Hope and Hopelessness in Copán

Copan Ruinas Pixabay.com CC0

Written by  September 25, 2019

Shortly after my return to Copán, one of my dear local friends and colleagues was murdered in cold blood. 

Hopeless.

That was my state of mind as I sat in the ceremonial centre of Copán Ruinas in Honduras, after spending almost a year at the University of Kansas as a PhD student in Anthropology.

What’s the use, I thought, I’ll never be able to make a difference.

I had looked forward to resuming my work with people from the Maya Chorti nation, but now all I could think of was that their political and social situation was worse—not better—than it was only a few months ago, despite the continued presence of CONIMCHH (Consejo Nacional Indigena Maya Ch’orti). The fact that the governing body of the Chorti nation is currently locked in internal political conflict and that their central office remains paralyzed, is not helping the situation either.

Shortly after my return to Copán, one of my dear local friends and colleagues—who was a leader of the Mayan community of Pintada—was murdered in cold blood, with complete impunity. Assassinations of Indigenous leaders and community members are not uncommon here, but this time around it was personal. It made me see how law enforcement turns a blind eye because it cannot protect Indigenous communities and large foreign interests at the same time.

At times like this, I wonder what individuals can do against a system of oppression created by people who have no desire whatsoever to change because the stakes are too high. You may sometimes expect a breakthrough, but it often seems that all the advocacy in the world will never achieve more than lip service. You can preach love for your fellow man till you are blue in the face, and still end up changing nothing in the attitudes of people who are being paid not to listen, and whose own wellbeing is more important than helping provide members of Indigenous communities with basic services such as healthcare, justice and education.

It seems all the advocacy in the world will never achieve more than lip service. You can preach love for your fellow man till you are blue in the face, and still end up changing nothing.

There still are Chorti villages here where people are forced to exist on private land owned by wealthy landowners. They work like slaves for wages to match. To this day, the majority of Maya communities are denied the right to land and territory that they should be enjoying under ILO convention 169. The poverty and denigration created by the forced integration of the Chorti Maya communities into the neoliberal world economy has completely undermined their traditional ways of subsistence, and made them dependent on meagre wages and cheap foreign goods.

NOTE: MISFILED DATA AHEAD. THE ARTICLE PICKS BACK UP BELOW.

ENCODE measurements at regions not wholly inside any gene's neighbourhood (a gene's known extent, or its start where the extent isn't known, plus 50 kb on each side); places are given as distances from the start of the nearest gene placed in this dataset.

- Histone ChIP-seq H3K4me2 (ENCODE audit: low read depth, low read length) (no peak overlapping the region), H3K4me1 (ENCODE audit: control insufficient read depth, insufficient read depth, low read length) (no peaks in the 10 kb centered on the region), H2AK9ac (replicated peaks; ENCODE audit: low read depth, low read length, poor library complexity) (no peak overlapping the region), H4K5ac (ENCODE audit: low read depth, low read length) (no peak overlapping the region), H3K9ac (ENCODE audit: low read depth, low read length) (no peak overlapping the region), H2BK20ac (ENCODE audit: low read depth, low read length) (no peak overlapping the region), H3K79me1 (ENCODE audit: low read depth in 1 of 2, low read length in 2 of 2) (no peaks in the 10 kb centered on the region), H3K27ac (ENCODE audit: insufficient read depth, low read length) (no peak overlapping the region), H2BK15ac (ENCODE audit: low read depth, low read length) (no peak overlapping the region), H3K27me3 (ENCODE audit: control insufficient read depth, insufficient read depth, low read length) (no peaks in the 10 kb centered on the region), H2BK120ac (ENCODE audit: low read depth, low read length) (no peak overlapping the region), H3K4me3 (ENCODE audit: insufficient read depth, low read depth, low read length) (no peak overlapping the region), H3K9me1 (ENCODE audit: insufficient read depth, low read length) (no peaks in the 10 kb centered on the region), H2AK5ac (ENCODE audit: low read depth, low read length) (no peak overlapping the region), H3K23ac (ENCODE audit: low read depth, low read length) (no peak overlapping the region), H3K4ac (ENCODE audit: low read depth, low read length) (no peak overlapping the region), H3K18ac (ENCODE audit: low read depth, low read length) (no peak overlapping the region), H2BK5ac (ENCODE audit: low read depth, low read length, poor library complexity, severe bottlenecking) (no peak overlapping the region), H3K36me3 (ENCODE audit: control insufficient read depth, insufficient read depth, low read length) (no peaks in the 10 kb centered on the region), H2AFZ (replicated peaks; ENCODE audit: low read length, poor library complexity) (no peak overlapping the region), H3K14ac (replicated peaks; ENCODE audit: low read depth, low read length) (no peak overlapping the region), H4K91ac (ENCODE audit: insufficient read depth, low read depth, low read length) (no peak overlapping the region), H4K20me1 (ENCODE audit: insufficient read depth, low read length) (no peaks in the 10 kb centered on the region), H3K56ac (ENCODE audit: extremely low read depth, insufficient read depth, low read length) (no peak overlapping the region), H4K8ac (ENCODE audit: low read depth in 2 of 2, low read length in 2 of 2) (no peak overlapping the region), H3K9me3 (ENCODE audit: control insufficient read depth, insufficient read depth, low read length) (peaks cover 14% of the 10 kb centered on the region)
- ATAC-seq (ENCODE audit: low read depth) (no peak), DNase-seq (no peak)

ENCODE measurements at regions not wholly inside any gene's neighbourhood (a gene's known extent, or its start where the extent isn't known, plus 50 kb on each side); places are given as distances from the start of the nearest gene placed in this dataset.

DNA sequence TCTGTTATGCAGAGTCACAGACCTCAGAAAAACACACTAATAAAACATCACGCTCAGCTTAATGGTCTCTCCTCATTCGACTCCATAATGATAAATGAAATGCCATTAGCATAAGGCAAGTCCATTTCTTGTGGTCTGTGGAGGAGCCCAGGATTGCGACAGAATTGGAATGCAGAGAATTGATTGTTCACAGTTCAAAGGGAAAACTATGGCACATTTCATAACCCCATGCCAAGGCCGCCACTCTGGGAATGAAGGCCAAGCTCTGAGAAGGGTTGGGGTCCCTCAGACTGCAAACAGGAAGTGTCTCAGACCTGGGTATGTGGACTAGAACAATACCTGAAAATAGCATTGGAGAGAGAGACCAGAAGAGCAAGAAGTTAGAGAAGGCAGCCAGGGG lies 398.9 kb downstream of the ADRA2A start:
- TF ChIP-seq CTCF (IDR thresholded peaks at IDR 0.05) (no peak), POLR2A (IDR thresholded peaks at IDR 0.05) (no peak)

What’s more revolting is that the Chorti Maya identity and cultural heritage is constantly being misappropriated by non-Mayan authorities that are more interested in making a profit than in making Indigenous communities proud of their past. This is especially true in Copán Ruinas, where the ancient Mayan heritage is being monetized as a show for foreign tourists, often without the participation of the main actors: the Chorti people themselves. The archeological artifacts that are scattered throughout the region are constantly being stolen, and sold for profit abroad while the descendants of the ancient culture that created them are being left out.

Recently, I attended an archeological conference and participated in the Cocoa Festival, both focusing on the culture and history of the Mayan People of Copán, (and partly sponsored by Pepsi). Throughout the event, I saw numerous officials and academics from elite universities receive lavish praise and fancy awards for their most recent Mayan projects, but I did not see a single Maya Chorti as part of the proceedings. The exclusion of the Mayan communities from the archeological and cultural projects being developed in the Copán area is just another way of stealing from the local people, and there can be no award for that. This was not lost on CONIMCHH representatives, who were quick to denounce that oversight as the affront that it really is.

Hence a ray of hope. I now realize that however fervently I promote Indigenous rights and the basic dignity of all human beings, and however paralyzed I can feel when I see with my own eyes the pain being caused by man’s inhumanity to man, all is not lost. The true solution will not come from the outside, but from the age-old resilience of the Chorti Maya people themselves.

As you get to know them, you get a clear sense that they have been here before, and that they feel that their present desperate circumstances reflect less upon themselves than they do on their oppressors. At this very moment in Copán, communities are organizing once again and sharing the work required for the rebuilding the CONIMCHH office. Their determination is just one more example of their refusal to stay down, and their courage is a lesson of hope for outsiders like me who sometimes feel overwhelmed by their plight.

As a human rights advocate and a future anthropological scholar, the lesson I am drawing from the cultural shock I experienced as I returned to Honduras is that the key to success in my field is identification with the people on whose behalf you believe you are working, and the realization that the ones that are the more in need of hope are not them, but you. 

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Published in Volunteer Abroad Blogs
Daniel B. Sarvestani

Daniel Bagheri Sarvestani, is a Canadian human rights advocate and advisor. He has been volunteering and working internationally for the better part of the past five years. Currently, he is assigned by Cuso International (a Canadian development organization) to work in Honduras as an Indigenous Peoples rights consultant.

Website: bit.ly/2oBGuOn

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